Because in about one in every twenty things they post makes me want to have a massive city wide discussion about what feminism means. Here's the latest:
Hey ladies, here is a shop I discovered in Berhampore today which is FANTASTIC. Lovely handmade, locally designed ladies clothes and jewelry. And they fit ladies with big boobs, which is rarer than it should be. Yay for awesome local businesses! x
That was posted on Saturday, and about every four hours since I've gone backwards and forwards about responding to it, and how I should respond to it. Which maybe has a little bit to do with the fact that I've been travelling alone and the alternative was walking in the rain to Pak 'n' Save to discvoer they don't stock Whittakers Dark Almond Chocolate. But it's also because feminism is really important to me and things which I would normally just be 'eh' about really agitate me when they're done in the name of feminism. On the other hand I know it's very easy for me (particularly in full rant mode) to come on very strong. In this case I want to start a discussion, rather than just rant about why am I right and everyone else is wrong (which to be honest which is what I want a lot of the time), but I don't know that I've got that setting. So far I've stayed silent (and started an argument about Seasame St on facebook to make myself feel better).
But the more I thought about it, the more I realised that there was an important feminist principle at stake that I wanted to try and articulate. I think (and maybe the admins of the Young Feminist Collective will disagree) that posting anything to a feed of a feminist group is to promote that post as a feminist act. I have three main objections to that in this particular case:
1. Cutting for some body shapes (like a large bust) will make clothes fit some body types better, but other body types worse. Clothes shops sell a hole that your body should fit into. And promoting any particular sized or shaped hole is problematic from a feminist perspective.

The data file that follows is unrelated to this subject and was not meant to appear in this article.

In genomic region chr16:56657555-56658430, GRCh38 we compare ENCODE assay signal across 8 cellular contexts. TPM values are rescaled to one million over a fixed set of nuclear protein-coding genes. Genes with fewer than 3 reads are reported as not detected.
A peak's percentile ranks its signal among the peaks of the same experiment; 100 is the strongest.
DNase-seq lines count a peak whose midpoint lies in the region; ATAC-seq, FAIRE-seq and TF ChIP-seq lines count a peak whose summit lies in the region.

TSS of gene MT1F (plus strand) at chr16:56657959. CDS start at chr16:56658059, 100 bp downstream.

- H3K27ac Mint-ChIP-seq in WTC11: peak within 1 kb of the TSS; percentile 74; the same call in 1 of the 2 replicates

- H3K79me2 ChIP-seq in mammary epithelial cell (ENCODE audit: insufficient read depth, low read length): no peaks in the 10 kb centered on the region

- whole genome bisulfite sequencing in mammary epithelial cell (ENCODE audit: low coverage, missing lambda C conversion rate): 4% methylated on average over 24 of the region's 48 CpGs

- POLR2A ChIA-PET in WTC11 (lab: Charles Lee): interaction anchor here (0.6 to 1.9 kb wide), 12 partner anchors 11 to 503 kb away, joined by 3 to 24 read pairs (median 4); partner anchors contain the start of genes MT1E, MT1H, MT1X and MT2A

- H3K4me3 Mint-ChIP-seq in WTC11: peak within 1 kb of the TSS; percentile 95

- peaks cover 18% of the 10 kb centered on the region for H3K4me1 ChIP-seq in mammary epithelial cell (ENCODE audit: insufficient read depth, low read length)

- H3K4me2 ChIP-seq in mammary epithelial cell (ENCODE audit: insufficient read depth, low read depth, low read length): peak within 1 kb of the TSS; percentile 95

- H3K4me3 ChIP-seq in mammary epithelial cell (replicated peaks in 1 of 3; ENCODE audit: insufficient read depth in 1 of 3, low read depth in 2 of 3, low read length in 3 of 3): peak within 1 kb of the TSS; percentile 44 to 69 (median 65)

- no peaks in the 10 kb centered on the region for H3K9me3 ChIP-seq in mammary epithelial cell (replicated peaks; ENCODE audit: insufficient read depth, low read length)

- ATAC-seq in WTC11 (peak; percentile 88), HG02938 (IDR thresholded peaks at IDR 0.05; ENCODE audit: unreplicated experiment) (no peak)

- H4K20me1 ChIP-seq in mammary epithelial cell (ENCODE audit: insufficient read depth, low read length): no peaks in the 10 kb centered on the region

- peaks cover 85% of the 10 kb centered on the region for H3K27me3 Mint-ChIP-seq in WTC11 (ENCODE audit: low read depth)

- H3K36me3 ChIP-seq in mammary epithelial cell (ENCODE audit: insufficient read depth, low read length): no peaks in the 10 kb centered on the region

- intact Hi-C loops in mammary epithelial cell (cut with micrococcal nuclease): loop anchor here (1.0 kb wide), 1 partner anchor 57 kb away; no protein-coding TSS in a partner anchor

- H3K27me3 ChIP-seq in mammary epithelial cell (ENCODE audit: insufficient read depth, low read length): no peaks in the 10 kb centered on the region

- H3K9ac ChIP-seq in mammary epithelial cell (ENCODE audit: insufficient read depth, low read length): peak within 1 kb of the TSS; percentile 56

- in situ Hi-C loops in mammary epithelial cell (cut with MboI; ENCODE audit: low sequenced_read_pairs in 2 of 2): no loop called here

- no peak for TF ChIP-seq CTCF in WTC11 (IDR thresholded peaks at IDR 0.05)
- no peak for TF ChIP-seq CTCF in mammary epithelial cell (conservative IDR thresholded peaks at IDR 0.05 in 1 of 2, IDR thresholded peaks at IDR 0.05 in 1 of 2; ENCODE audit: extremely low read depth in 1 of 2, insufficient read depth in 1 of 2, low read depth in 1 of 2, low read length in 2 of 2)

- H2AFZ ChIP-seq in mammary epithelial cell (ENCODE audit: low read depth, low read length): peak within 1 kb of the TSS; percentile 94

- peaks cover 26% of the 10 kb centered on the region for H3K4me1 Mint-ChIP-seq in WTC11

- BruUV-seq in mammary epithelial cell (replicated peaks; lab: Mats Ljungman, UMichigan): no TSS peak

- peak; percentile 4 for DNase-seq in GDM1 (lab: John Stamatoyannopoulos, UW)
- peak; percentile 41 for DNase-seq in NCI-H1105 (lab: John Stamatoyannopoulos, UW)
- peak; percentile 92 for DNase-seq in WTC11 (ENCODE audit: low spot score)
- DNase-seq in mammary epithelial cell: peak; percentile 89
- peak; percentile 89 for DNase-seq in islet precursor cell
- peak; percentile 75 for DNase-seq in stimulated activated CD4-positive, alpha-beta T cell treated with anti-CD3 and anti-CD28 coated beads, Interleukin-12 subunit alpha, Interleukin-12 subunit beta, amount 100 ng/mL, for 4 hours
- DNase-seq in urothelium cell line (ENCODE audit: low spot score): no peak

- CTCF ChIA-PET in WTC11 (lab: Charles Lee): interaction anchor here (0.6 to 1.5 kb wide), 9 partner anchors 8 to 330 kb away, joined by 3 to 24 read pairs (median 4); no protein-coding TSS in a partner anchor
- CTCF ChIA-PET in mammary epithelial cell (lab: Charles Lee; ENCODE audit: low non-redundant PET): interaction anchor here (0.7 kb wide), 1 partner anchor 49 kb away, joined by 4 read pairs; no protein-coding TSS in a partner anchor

2. Promoting clothes shops that only sell straight sizes in a feminist space is exclusionary. But actually what I find even more offensive, is that nowhere on Emma's website does it mention what sizes she stocks. So people have to go out to Berhampore to learn they're not welcome to buy her clothes. By looking at another website that sold her stuff, I was able to discover that she has a very few 16s, a few more Ls which is 14-16, and some styles which have 14 as their largest size (and a lot of her clothes don't come in an 8 either). Fine different shops stock different ranges of sizes. But to not specify what body types you sell for, to act as if they really limited range which you do stock covers everyone is perpetuating particularly damaging ideas about women's bodies.
3. And then there's the capitalism issue. Because actually no I don't support locally owned businesses, even the supposedly awesome ones. The idea that local businesses are any better than larger ones is not an evidence based assertion. While I know nothing about Emma, I do know a reasonable amount about the New Zealand clothing industry - and the way clothes are produced in New Zealand is absolutely the opposite of everything I think feminism stands for.
I'm not dissing clothes shopping - I understand that clothes shopping can be awesome for some women at some times(my question of the moment is how many LucieLu dresses with zips up the front do I need - and the answer is ALL OF THEM). What I object to as promoting clothes shopping (particularly at a specific shop) as something that is going to appeal to a group of women who have nothing in common other than they're young feminists.
Feminism isn't a particular aesthetic or lifestyle or survival strategies. We're not all the same, we don't all like cupcakes, knitting, cute dresses, cool accessories, moon-cups, op-shops, roller-derby, Joss Whedon, gardening, and bicycles.
There's a reason I didn't post all my Dollhouse reviews to the Hand Mirror, and partly that's because of spoilers, but it's also because the Hand Mirror isn't just my playground the way my blog is. The Hand Mirror is a group feminist blog, and the only one (that I know of) in the country. What I do in The Hand Mirror, more than what I do anywhere else, is done in the name of feminism and that comes with it a certain responsibility.
To me a core part of that responsibility is to never suggest that liking the things I happen to like is part of being feminist. Feminism is an ideology not an aesthetic. Feminism should be about massively different people coming together with ideas in common.